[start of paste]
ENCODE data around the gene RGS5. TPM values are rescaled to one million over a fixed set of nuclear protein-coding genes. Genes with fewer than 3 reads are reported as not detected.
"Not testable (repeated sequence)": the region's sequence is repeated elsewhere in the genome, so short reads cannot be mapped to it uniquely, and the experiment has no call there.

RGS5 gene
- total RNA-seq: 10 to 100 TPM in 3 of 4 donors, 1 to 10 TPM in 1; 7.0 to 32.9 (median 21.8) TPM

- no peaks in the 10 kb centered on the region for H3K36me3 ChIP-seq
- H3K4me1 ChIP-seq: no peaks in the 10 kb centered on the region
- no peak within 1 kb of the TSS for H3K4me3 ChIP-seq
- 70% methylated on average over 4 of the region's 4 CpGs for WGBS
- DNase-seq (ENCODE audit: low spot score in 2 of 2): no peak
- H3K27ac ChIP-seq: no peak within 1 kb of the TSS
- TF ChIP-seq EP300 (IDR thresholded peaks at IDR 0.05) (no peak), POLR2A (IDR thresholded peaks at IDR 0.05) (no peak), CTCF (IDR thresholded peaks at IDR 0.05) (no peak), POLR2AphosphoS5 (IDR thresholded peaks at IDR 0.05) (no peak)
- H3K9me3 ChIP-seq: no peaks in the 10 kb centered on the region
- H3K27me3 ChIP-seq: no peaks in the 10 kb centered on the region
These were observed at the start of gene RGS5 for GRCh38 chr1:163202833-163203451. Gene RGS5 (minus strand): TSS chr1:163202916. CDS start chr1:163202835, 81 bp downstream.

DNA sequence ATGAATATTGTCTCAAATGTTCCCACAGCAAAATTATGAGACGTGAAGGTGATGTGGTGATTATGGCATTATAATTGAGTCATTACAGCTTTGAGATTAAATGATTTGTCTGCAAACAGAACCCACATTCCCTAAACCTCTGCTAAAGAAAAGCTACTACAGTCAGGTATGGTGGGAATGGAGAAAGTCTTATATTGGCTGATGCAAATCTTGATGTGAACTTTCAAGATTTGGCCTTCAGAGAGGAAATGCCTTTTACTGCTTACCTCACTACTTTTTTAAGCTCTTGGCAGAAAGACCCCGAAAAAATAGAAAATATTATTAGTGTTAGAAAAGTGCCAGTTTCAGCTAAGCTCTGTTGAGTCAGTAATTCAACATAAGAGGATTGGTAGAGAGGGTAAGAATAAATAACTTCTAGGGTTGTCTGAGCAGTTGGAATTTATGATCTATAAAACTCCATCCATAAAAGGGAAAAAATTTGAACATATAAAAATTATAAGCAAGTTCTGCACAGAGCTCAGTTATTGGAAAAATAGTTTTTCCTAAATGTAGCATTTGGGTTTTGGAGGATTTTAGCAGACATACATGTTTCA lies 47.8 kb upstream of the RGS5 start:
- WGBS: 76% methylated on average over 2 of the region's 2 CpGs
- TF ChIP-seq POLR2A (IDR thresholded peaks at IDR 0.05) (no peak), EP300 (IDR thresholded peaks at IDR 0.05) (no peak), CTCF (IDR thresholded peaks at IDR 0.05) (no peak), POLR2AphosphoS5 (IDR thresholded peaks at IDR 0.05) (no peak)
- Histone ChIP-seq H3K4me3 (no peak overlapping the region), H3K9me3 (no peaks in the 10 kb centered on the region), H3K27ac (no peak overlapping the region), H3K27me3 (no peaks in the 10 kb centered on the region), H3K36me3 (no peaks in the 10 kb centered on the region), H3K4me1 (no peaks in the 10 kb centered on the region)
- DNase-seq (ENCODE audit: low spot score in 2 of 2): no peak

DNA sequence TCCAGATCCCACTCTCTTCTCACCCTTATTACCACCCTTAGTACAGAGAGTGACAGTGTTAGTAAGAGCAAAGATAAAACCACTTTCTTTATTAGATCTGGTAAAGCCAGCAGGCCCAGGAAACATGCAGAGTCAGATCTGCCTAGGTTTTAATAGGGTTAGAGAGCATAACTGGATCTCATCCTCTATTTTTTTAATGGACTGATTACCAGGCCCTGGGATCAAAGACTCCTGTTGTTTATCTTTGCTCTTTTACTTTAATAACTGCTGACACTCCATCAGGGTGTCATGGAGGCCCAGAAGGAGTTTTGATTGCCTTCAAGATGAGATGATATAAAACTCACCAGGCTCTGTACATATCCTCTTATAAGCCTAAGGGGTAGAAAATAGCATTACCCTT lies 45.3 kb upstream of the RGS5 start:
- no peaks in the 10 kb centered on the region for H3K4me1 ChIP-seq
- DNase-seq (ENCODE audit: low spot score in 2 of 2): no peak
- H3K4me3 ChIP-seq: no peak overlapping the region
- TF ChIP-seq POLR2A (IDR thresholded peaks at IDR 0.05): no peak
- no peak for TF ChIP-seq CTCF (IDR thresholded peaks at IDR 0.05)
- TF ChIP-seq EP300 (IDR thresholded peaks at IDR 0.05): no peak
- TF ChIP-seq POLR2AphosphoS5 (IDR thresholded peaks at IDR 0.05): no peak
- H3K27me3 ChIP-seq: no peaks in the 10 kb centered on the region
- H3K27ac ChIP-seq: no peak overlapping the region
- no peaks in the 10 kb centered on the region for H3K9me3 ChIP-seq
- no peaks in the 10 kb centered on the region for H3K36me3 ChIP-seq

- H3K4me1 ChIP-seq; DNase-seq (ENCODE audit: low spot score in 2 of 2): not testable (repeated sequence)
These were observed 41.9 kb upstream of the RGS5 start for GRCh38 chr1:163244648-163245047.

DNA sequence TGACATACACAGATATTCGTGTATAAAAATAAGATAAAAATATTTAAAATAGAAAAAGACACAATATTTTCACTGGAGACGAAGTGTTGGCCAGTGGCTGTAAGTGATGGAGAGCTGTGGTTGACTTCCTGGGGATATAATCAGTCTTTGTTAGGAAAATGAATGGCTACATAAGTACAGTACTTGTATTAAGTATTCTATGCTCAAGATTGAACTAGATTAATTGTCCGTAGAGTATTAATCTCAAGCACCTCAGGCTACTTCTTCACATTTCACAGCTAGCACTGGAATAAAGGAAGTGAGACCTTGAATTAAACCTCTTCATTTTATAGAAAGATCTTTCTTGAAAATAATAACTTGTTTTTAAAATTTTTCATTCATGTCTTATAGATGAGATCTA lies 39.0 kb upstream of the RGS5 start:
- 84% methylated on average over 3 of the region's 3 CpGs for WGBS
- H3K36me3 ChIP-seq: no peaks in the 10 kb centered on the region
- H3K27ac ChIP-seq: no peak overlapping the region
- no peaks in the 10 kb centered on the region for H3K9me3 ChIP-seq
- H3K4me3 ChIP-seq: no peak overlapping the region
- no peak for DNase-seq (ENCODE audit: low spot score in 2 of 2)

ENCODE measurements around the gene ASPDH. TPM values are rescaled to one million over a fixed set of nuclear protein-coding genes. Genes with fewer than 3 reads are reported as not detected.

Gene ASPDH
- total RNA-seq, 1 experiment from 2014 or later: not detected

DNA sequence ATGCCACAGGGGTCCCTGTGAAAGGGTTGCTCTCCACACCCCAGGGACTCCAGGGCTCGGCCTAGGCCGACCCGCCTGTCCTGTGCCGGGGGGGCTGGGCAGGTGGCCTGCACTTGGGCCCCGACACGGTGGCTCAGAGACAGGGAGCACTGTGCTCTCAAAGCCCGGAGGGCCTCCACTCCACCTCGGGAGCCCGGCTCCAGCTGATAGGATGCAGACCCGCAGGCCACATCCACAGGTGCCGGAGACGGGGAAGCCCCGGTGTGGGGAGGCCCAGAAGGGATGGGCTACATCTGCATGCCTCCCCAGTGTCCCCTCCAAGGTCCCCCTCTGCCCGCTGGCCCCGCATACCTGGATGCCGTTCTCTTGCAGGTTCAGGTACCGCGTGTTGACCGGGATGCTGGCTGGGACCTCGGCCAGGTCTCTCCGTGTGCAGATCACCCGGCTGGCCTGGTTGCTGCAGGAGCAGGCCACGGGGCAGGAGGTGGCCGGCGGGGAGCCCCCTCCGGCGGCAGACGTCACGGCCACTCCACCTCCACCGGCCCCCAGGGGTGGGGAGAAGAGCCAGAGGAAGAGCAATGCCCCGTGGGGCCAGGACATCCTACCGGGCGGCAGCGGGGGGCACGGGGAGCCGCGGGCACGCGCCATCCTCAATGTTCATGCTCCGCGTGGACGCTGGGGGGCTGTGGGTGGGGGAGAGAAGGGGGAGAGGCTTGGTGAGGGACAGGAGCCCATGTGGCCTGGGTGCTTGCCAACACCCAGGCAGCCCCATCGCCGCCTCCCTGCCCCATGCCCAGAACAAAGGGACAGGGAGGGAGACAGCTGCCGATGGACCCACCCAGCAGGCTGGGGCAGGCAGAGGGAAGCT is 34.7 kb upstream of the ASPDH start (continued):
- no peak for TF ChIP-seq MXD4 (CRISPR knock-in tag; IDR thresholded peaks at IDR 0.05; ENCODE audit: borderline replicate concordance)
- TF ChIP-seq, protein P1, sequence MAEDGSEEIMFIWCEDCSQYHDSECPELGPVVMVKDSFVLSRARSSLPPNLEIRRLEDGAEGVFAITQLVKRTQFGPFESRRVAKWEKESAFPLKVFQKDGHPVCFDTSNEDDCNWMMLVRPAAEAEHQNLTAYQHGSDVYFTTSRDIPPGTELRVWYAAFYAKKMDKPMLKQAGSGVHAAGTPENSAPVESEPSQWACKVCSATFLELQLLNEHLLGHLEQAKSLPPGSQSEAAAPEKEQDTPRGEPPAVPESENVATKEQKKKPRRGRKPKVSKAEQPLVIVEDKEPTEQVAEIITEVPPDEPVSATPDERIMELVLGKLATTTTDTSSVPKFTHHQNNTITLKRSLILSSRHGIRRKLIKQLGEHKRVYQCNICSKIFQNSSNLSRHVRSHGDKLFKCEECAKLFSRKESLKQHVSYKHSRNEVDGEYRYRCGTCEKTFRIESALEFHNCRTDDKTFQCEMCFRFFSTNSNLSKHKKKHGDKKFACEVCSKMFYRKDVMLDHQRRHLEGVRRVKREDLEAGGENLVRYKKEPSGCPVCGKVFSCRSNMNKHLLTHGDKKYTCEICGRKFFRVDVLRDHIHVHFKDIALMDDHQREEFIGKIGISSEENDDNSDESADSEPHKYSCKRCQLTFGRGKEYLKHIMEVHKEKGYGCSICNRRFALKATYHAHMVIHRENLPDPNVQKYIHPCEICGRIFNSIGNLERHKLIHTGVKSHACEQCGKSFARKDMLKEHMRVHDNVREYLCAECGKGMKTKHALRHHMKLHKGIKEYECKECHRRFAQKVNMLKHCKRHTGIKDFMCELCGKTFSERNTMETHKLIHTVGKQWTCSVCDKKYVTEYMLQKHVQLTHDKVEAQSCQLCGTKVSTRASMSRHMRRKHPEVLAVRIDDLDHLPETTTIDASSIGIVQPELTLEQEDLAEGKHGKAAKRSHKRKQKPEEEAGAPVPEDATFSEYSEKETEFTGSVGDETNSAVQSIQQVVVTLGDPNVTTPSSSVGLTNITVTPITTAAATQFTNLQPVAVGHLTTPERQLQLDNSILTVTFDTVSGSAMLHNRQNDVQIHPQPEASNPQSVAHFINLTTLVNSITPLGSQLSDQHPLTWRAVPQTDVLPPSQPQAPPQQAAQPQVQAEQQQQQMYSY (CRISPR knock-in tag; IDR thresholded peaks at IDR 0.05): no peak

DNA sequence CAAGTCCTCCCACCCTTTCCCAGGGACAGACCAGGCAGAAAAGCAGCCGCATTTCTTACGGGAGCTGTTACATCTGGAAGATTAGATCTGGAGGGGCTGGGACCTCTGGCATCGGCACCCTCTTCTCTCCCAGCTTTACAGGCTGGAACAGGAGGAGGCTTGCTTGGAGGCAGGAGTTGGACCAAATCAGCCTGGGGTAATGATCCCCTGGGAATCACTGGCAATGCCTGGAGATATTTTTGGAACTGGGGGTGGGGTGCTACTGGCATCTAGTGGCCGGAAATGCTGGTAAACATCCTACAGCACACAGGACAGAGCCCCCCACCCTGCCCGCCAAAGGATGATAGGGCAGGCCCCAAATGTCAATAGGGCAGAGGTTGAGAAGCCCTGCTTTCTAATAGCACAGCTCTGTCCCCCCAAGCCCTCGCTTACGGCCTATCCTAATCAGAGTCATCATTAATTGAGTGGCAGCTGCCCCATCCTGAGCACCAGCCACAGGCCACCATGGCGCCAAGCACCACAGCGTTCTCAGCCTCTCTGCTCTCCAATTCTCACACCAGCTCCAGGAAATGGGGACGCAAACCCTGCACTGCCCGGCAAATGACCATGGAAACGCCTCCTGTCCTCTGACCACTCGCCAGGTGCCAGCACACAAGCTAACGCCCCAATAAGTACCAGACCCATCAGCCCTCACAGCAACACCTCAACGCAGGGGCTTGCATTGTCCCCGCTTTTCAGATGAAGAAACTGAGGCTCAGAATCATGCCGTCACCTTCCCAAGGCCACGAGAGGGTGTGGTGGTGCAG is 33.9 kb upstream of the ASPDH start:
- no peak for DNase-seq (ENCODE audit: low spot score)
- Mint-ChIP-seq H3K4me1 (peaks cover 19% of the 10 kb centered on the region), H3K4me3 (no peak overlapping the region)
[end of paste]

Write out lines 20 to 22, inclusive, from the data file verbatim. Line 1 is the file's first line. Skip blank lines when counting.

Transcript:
DNA sequence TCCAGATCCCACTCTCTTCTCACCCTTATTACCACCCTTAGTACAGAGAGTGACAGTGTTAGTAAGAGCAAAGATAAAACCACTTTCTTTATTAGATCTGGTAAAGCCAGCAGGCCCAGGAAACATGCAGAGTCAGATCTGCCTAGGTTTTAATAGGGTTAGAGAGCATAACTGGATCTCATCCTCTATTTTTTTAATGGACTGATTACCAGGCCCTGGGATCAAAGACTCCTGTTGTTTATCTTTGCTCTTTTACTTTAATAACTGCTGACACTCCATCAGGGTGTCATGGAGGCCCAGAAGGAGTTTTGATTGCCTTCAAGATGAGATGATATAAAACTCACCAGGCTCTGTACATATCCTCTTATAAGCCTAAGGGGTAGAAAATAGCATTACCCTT lies 45.3 kb upstream of the RGS5 start:
- no peaks in the 10 kb centered on the region for H3K4me1 ChIP-seq
- DNase-seq (ENCODE audit: low spot score in 2 of 2): no peak